Joyce Glasser reviews The Salvation (April 17, 2015)
If you are squeamish and do not like violent films, you might be inclined to stay away from Danish filmmaker Kristian Levring’s rendition of an American Western, The Salvation.
While the film quite intentionally contains all the stock characters you expect and every Western cliché you can think of, Levring changes the perspective slightly, by presenting us with a protagonist who is a first generation immigrant, working the land for years before sending for his family in Europe.
This perspective hardly matters, however, once the violence kicks in, which it does almost immediately. Despite the formulaic action, the film grips you from the first frame and does not let go until its taut 91 minutes is over.
It is 1870 something and former military man Jon (Mikkelsen), who emigrated from his native Denmark with his brother Peter (Mikael Persbrandt) several years earlier, now stands on the platform at the Black Creek train station waiting nervously.
Jon has finally saved enough money to send for his wife and young son who will hardly remember him. Soon after boarding the stagecoach taking the family to their new home, two armed and drunk fellow passengers put an end to Jon’s plans and dreams.
Jon wastes no time in transforming himself into a machine hell bent on revenge. As bad luck would have it, one of the men in the stage coach who Jon subsequently kills, was the brother of Delarue (Jeffrey Dean Morgan), who, in true Western fashion, runs the town of Black Creek by intimidating its people and puppet mayor (Jonathan Pryce).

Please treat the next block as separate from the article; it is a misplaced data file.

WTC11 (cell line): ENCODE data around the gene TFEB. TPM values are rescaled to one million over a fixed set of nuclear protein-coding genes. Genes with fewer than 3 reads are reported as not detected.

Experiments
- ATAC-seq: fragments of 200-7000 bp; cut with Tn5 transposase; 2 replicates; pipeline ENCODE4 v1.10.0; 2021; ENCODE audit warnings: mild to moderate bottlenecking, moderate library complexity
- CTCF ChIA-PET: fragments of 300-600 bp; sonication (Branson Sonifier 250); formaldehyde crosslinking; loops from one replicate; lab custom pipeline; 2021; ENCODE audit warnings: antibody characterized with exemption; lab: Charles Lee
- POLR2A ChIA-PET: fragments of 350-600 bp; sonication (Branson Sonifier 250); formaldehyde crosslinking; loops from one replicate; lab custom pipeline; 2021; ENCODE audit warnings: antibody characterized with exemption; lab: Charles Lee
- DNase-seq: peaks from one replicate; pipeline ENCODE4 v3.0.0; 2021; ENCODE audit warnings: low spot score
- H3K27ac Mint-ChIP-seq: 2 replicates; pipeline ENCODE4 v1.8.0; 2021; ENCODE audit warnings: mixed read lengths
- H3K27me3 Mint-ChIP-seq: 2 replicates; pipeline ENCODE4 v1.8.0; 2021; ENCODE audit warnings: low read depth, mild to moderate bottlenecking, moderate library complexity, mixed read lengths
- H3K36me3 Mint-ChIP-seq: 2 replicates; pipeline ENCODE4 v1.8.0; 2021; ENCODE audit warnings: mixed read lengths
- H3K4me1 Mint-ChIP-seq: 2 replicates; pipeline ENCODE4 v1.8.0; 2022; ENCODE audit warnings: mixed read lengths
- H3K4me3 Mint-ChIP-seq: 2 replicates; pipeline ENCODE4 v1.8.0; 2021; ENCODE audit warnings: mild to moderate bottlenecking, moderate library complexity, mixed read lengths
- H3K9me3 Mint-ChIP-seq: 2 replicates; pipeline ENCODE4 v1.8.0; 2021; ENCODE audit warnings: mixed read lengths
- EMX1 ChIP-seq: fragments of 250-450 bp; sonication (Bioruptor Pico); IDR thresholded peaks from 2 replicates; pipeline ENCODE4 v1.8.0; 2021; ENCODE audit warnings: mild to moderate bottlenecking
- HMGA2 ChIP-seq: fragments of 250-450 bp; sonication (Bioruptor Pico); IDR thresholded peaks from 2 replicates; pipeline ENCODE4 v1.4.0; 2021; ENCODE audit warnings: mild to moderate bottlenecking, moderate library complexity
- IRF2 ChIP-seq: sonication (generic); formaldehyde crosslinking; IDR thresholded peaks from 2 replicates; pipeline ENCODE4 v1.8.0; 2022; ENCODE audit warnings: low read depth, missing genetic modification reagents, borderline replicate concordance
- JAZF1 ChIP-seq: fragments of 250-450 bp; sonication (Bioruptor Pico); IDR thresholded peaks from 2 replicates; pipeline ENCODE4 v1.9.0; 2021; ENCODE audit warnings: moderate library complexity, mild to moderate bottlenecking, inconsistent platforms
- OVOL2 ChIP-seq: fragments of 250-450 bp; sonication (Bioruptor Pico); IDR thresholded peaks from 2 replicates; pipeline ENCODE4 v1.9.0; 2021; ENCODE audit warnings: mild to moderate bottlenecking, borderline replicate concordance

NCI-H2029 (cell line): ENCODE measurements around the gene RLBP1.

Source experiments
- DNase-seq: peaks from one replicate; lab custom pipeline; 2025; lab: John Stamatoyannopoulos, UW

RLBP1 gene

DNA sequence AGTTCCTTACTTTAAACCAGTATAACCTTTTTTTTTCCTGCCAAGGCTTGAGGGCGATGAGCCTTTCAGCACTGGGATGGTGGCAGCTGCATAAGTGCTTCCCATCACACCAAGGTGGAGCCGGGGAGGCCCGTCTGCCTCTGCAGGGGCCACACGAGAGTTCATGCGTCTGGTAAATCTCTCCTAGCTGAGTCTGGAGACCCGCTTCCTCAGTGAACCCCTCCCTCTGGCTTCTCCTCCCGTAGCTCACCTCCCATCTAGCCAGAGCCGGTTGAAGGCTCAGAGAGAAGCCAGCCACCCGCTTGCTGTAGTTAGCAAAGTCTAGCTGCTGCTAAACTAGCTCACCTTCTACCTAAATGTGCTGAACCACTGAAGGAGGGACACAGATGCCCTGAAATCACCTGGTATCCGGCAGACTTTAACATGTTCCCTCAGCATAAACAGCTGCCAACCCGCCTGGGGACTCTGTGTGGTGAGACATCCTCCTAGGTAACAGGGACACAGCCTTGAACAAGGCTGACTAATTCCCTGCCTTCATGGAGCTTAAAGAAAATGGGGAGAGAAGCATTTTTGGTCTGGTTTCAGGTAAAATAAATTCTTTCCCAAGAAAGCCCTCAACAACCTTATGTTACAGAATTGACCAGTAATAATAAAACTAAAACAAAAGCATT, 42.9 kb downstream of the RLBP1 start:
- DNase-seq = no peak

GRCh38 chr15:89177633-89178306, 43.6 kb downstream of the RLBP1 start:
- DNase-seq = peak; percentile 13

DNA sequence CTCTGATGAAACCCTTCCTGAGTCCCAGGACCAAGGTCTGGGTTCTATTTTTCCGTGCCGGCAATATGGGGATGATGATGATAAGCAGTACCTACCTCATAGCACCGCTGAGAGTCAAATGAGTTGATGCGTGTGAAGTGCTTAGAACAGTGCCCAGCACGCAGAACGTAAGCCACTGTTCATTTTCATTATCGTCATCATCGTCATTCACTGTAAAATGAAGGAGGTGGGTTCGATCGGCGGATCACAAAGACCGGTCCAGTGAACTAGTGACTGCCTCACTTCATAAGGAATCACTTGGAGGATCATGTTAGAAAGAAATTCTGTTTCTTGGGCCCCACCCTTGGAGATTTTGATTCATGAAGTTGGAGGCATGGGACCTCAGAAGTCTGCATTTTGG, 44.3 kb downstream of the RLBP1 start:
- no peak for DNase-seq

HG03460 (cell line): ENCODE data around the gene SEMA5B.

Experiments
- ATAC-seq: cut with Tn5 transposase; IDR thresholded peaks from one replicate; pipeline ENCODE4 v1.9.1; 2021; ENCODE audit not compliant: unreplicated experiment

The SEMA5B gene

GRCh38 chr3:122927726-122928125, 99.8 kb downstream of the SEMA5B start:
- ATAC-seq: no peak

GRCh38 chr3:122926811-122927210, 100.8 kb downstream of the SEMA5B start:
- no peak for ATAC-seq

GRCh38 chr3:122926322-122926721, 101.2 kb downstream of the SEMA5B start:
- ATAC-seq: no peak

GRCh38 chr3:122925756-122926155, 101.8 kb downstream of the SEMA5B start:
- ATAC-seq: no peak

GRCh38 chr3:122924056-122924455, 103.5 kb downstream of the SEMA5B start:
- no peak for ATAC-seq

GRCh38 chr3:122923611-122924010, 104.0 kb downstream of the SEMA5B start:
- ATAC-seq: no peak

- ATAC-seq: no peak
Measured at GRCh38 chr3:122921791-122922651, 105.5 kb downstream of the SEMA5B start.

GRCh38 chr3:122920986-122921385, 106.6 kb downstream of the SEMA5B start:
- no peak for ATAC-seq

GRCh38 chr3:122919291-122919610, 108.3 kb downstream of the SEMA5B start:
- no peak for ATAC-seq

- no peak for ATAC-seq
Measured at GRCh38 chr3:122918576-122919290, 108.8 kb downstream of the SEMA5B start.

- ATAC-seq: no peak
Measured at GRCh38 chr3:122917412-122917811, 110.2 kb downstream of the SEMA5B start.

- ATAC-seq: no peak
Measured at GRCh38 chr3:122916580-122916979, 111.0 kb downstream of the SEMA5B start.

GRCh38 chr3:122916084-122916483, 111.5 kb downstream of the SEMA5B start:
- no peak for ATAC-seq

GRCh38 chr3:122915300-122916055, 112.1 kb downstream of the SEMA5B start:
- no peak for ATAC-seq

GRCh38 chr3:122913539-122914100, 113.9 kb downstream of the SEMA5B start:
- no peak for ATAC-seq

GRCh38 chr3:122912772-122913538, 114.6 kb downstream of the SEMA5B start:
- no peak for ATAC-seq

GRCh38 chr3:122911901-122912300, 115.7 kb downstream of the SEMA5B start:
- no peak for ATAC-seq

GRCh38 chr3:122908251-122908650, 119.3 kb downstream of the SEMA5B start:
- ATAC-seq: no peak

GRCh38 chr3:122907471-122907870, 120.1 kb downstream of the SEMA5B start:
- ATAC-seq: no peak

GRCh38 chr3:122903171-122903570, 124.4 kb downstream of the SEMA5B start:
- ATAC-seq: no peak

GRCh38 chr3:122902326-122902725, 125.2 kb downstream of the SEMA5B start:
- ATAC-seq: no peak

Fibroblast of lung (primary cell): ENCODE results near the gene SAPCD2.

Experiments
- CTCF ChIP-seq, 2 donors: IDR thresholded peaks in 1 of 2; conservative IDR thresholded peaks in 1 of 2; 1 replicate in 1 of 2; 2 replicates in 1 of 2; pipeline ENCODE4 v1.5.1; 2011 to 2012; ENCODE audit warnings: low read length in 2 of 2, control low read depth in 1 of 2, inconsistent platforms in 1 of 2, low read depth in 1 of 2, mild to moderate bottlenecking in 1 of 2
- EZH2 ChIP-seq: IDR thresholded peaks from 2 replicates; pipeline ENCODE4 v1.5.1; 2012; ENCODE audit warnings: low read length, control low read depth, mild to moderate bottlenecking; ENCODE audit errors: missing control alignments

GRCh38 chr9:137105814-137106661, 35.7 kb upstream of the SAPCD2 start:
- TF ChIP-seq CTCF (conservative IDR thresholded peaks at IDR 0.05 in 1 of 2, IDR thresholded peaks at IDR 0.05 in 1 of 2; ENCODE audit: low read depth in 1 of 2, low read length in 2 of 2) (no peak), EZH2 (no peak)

To show he means business, Delarue puts a bullet through the head of two innocent by-standers to demonstrate what will happen if the town’s folk do not help find the man who killed his no good brother.
Abandoned by the town’s people who are too frightened to intervene and with only a boy from the town and Peter to support him, Jon leaves his peaceful life behind to fight a very personal war in his new country.
There are usually two women in a western, one of whom hangs around in the saloons or brothels.
With former Bond girl Eva Green in the picture, you only need one woman. She is Madelaine, who was tortured by the Indians (she had her tongue cut out) and saved by Delarue’s late brother who married her.
It is pretty evident this was a case of out of the frying pan into the fire, and now Delarue has plans to escape with Madelaine and his illicit gains. The feisty and shrewd Madelaine has other plans that work in Jon’s favour.
While the pared down story telling is in stark contrast to most films nowadays that tend to drag on too long, some of the scenes feel like short hand, where we are supposed to fill in the underwritten action and relationships.
A curious attempt to associate Delarue’s corruption with oil (if it isn’t cattle on farmer’s land or railways, it is oil) is left hanging and we do not see oil wells or visiting industrialists with whom Delarue is in cahoots.
Still, Levring makes the most of his Western, revelling in close ups of a fly on a corpse, and sound effects, as Jon (a la Clint Eastwood in Pale Rider) walks through town picking off Delarue’s thugs like so many dead flies.
While not all of the special effects are successful, the dirt, the sweat, and the costumes, combine with the violence of a Sam Peckinpah movie and Mikkelsen’s charisma, to create a visceral revenge tale that is both gripping and repellent.
You can watch the movie trailer here: